Sen. Yee, who became Chair of the Human Services Committee this legislative session, is championing a diverse package of bills to improve the foster care system including this bill dealing with the sexual and reproductive health of foster youth.
“Being the Chair of the Human Services Committee gives me a tremendous platform to drive this particular issue,” Yee said in an interview. “Over the years, I have seen lots of piecemeal efforts. As chair it is an opportunity to fill all the gaps as quickly as you can.”
One of those gaps is the multi-layered needs of pregnant and parenting foster youth and the general lack of adequate sexual health education available to youngsters growing up in foster care.
One of the fundamental issues addressed in the bill is child care. Foster youth, are, by definition, separated from their parents. When they become parents themselves they often have a hard time finding child care – whether it be convincing a foster parent or finding cash to pay a babysitter, Lemley explained.
This seriously compromises their ability to hold down a job or get an education, both critically important factors in the success of their children. A baby reduced the odds of any young mother attaining a GED or high school diploma by 45 percent, according to study of parenting youth in Illinois conducted by Chapin Hall at The University of Chicago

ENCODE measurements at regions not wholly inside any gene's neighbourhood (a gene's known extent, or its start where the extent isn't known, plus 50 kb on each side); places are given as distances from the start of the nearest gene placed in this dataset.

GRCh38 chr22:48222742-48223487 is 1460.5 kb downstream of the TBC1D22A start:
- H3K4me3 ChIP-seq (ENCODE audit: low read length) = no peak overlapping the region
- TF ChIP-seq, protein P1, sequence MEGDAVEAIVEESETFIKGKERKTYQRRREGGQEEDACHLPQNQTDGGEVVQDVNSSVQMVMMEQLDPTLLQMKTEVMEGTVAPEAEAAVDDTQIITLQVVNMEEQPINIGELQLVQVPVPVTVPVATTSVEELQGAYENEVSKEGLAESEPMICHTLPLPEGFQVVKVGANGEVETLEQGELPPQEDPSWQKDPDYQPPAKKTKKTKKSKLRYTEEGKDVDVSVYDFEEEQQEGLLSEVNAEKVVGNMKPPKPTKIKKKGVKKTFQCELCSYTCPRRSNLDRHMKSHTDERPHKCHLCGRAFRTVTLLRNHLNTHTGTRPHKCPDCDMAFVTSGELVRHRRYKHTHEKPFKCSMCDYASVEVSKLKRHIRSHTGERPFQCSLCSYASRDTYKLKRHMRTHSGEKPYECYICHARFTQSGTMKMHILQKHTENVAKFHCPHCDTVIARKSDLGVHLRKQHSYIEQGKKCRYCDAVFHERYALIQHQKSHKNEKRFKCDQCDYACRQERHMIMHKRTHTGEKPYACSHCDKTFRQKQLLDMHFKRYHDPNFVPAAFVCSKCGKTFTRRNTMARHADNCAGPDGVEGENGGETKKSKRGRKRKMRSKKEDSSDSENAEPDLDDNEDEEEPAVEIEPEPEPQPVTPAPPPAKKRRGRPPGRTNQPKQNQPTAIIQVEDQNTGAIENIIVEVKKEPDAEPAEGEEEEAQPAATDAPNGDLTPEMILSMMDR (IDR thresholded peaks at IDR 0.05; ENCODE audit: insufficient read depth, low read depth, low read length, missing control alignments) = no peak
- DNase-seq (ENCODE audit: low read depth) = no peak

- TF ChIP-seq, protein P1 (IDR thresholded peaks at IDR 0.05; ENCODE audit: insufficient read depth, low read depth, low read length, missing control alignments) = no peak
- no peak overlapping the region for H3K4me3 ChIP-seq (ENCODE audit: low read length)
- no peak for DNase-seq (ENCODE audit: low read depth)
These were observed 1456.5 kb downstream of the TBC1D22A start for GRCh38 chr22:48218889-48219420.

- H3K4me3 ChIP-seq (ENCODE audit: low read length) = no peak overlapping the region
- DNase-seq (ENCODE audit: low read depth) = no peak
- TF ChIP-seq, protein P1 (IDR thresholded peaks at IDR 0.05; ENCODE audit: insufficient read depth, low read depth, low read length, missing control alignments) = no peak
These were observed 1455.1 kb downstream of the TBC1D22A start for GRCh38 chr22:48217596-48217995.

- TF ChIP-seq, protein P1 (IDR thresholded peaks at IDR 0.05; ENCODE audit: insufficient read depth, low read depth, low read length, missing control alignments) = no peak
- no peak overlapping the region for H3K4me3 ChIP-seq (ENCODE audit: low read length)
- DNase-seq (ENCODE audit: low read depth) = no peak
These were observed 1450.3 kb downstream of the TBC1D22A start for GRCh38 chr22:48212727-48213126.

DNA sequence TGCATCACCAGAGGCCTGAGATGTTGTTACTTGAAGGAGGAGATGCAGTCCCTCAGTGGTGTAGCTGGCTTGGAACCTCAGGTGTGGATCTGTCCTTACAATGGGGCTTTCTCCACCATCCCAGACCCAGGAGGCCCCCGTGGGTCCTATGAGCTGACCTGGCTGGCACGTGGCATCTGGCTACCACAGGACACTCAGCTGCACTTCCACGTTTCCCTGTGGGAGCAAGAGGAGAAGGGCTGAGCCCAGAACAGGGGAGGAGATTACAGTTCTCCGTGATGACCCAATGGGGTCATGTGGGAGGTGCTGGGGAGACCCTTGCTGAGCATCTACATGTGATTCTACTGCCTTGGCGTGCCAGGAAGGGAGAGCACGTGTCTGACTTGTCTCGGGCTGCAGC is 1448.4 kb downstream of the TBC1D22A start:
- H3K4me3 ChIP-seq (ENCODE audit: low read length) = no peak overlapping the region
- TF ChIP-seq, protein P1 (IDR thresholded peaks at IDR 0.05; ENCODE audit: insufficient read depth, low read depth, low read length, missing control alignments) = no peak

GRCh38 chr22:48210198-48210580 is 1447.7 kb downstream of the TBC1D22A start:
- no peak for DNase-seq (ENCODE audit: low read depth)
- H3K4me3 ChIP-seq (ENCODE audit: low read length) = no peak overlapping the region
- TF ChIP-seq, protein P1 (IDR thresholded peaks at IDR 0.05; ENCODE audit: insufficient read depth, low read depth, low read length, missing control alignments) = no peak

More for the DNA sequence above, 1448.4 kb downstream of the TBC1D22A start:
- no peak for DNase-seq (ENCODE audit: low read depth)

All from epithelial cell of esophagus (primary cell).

Lemley, who is planning a lobbying day in Sacramento for the bill on April 22, offered a stark example. There are two young mothers who want to come and explain their need for cheap, quality caretakers, but cannot, “because they don’t have child care.”
In addition to the needs of foster youth who already have children, there is the question of how to educate foster youth on sexual health and the costs and benefits of having children young. An exhaustive review of the major published contributions on the issue of pregnancy and parenting among foster youth is unrestrained in its description of youth experiences across the country.
From the review, conducted by researchers at the University of Maryland in 2012:
“The reported experiences of youth in care ranged from perceived negligence on the various systems involved in the placement of foster youth with their newborn, to limited, sporadic, or delayed sex education and reproductive healthcare for youth in care.”
In California, and across the country, foster youth and adolescents are uninformed about sexual and reproductive health and under-supported when they do become pregnant parents or contract a sexually transmitted disease.
Providing adequate sexual and reproductive health information and support to pregnant and parenting youth, advocates of SB 528 argue, is an opportunity to break a cycle that predisposes children raised by the system to having their children removed to foster care and constrains their opportunity to live successful adult lives.
“This is not just about whether or not kids will be pregnant,” Yee said. “It is about whether or not these youngsters will be productive citizens.”
Daniel Heimpel is the founder of Fostering Media Connections and the Publisher of the Chronicle of Social Change.